Twitter sentiment analysis to study association between food habit and diabetes
Social media platforms such as Twitter, Facebook, Instagram and etc. are rapidly becoming key resources for many researches. Among all micro blogging services, Twitter is one of the most important ones. Vast amounts of freely available, user-generated online content, in addition to allowing for efficient and potentially automated, real-time monitoring of public sentiment, allow for bottom-up discovery of emergent patterns that may not be readily detectable using traditional surveillance methodologies such as pre-formulated surveys. One of the most significant health issues in the world and particularly in the US is the high rate of diabetes, which causes early death, cardiovascular disease and many other health problems. In this work, a framework is developed to study the association between social media attitude towards “Fast food” and reported diabetes rate available from Government websites. In this work, two classification methods are used for predicting the sentiments in tweets containing the word “Fast Food”. First method is a generic classifier that uses a predefined dictionary to compute the polarity of a given tweet due to get its sentiment; the polarity score is a float within the range [-1.0, 1.0]. Therefore, if the polarity is less than 0 the result of sentiment will be negative; if it is equal to 0, the result of sentiment will be neutral; otherwise it will be positive . The second one is manually labeled classifier that uses a manually labeled training set specifically suited for the purpose of predicting tweet sentiments containing the word “Fast Food”. For both the classifiers, correlation coefficients between predicted negative tweets percentage and reported diabetes rates were computed. It was observed that negative sentiments predicted by the manually labeled classifier showed stronger correlation to the reported diabetes rate for 14 states of the U.S. as compared to that of the generic classifier.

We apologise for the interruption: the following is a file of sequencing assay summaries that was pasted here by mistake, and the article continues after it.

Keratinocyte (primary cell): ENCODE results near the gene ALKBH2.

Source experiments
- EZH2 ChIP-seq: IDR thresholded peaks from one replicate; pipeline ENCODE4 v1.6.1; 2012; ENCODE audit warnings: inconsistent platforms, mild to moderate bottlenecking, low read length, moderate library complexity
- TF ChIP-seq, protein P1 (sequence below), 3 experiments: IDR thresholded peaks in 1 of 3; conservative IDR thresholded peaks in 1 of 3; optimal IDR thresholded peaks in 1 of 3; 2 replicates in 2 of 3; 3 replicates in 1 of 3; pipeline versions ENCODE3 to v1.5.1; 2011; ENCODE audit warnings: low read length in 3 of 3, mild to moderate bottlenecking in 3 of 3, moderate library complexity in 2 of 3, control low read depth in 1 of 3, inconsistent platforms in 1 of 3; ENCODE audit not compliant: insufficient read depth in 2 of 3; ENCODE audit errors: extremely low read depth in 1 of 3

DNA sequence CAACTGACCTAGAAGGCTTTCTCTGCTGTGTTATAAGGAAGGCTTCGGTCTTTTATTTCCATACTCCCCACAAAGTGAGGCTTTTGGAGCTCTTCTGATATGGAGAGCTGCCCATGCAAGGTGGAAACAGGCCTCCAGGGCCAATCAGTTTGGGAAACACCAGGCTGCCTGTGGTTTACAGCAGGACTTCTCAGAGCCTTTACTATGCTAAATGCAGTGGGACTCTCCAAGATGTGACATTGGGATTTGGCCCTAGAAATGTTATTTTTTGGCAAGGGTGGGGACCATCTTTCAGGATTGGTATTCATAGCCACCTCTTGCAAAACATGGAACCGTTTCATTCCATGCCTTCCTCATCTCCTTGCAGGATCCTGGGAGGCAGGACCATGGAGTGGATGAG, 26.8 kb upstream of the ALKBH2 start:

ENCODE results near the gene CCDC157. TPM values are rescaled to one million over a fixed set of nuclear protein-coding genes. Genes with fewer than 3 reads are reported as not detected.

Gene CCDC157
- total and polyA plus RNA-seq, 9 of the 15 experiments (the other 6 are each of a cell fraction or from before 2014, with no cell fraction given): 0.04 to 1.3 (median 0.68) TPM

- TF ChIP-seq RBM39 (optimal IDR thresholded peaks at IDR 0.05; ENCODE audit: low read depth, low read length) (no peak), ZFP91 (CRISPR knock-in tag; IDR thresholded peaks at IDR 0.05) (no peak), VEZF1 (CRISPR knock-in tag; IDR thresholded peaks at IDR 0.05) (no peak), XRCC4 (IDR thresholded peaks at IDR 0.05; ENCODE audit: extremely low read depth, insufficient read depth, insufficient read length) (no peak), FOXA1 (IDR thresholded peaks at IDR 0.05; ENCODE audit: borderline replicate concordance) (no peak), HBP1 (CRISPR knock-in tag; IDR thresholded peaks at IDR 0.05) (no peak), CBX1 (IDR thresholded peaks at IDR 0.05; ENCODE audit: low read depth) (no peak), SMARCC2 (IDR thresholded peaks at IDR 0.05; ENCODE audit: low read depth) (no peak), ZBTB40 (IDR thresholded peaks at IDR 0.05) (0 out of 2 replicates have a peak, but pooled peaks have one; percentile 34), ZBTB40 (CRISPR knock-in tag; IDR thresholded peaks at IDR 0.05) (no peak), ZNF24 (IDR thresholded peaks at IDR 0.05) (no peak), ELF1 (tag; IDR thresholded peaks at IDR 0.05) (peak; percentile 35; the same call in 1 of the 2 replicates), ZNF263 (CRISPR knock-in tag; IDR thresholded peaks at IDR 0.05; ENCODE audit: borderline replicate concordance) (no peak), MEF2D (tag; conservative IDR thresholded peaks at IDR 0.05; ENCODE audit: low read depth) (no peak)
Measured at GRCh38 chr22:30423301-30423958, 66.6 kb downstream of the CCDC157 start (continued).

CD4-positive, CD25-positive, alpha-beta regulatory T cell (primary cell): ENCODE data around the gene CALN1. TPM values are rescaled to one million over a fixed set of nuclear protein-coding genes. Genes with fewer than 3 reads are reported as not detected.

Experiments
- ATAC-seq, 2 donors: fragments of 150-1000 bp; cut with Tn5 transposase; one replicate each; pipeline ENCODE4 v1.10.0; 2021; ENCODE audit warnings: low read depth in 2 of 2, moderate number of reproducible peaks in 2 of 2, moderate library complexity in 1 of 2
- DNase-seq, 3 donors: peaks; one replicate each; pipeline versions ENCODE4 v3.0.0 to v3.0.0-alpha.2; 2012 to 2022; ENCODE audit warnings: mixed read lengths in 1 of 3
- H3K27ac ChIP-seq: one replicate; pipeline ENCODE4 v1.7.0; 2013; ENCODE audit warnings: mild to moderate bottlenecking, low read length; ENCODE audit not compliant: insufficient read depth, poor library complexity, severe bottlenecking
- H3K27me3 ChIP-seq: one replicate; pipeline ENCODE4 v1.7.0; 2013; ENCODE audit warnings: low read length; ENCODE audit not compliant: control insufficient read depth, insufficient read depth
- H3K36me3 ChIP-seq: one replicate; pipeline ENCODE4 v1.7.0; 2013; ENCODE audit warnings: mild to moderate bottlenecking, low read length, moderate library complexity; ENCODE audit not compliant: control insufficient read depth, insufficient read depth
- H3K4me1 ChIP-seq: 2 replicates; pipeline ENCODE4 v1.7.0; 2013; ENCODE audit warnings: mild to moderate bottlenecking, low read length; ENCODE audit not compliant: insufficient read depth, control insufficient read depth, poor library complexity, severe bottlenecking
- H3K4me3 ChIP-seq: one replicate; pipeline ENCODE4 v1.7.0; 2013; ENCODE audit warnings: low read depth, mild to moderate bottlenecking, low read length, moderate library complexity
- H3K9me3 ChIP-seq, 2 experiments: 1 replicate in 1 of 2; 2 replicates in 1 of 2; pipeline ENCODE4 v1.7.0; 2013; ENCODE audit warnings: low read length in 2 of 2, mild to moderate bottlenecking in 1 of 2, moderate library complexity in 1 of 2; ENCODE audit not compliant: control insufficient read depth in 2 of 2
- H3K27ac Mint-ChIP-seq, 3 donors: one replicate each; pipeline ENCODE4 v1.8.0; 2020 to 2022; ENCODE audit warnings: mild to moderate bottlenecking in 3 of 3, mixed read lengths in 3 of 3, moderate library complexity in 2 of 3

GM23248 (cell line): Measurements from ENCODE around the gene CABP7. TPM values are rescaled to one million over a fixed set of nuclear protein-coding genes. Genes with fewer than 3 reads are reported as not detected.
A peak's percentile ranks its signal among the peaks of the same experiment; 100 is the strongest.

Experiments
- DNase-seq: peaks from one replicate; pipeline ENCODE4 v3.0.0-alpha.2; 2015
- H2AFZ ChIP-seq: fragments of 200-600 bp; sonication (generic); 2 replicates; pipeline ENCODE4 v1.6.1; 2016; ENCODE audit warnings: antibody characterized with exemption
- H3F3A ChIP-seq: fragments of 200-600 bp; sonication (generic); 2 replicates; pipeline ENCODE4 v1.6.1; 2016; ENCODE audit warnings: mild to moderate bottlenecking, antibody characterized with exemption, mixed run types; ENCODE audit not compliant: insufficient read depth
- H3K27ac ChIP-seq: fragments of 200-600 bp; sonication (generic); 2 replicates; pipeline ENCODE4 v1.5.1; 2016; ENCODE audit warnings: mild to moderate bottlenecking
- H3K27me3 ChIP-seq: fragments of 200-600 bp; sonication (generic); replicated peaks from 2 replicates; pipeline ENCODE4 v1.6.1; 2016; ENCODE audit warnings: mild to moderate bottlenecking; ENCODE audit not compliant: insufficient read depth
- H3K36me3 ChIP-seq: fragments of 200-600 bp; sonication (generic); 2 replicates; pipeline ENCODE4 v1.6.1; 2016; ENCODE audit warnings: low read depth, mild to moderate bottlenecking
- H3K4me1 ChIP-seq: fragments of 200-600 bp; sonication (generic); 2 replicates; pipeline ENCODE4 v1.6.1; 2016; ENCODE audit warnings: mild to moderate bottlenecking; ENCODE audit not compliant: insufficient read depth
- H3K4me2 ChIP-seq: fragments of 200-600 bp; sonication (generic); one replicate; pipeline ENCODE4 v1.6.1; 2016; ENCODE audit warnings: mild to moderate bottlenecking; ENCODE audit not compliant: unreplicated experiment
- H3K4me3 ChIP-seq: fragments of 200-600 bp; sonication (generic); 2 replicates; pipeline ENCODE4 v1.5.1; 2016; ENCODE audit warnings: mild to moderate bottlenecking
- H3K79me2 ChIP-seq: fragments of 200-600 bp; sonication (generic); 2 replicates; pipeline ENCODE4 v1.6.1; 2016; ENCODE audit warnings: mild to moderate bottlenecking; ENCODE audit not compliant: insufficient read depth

Thesis (M.S.)--Wichita State University, College of Engineering, Dept. of Electrical Engineering and Computer Science